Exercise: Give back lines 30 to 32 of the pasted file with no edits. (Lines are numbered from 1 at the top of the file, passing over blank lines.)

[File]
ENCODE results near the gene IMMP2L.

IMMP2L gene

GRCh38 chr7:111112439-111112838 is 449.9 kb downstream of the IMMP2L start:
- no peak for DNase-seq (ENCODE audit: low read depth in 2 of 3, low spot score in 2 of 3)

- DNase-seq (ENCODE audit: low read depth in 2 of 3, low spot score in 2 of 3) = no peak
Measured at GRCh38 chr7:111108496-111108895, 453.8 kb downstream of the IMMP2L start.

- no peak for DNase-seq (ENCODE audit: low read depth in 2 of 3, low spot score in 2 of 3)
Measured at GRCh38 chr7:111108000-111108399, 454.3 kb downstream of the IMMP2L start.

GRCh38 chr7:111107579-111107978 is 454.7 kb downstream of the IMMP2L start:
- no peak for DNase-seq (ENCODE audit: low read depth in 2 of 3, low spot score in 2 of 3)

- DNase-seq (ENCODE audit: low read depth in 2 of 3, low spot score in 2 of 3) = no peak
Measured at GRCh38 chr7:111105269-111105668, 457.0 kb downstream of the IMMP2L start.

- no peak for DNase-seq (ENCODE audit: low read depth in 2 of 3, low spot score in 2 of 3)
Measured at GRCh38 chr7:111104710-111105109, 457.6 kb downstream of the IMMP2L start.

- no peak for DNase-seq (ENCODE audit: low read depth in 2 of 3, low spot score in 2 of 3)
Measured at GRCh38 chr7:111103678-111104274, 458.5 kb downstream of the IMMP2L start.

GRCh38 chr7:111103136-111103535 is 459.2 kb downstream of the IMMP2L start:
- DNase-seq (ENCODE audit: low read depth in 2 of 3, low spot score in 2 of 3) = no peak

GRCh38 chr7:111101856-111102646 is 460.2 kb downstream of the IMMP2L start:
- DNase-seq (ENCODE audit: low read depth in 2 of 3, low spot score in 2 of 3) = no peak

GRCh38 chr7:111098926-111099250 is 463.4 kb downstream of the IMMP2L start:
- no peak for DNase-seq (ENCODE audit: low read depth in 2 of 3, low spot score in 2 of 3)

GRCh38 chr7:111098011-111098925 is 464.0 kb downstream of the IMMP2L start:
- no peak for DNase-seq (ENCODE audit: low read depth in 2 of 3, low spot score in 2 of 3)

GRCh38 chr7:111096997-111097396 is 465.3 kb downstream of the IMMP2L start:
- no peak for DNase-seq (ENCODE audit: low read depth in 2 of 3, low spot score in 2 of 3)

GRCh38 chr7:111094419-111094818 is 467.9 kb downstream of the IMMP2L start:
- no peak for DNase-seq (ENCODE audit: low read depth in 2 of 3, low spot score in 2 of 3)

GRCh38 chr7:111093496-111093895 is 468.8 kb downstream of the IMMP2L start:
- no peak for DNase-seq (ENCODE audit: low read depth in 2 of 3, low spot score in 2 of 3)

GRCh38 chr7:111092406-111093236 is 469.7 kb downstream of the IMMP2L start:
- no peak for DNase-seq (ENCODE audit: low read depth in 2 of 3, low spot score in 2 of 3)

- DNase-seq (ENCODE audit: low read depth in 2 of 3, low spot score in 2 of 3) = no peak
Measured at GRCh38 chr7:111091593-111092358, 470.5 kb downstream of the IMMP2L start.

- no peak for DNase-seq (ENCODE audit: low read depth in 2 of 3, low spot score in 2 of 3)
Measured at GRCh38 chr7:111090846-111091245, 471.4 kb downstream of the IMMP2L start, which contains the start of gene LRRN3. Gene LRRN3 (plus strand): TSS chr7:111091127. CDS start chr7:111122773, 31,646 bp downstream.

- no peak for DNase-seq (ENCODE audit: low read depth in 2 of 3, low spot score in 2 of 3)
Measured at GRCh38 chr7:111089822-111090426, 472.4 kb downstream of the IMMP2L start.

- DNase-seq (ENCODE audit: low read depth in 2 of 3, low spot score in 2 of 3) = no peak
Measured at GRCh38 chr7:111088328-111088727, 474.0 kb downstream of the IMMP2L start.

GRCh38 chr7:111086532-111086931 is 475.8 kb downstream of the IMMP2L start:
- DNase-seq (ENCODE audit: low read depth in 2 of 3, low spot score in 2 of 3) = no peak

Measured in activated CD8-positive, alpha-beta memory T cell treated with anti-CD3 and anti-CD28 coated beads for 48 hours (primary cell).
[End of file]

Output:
- no peak for DNase-seq (ENCODE audit: low read depth in 2 of 3, low spot score in 2 of 3)

GRCh38 chr7:111092406-111093236 is 469.7 kb downstream of the IMMP2L start:
- no peak for DNase-seq (ENCODE audit: low read depth in 2 of 3, low spot score in 2 of 3)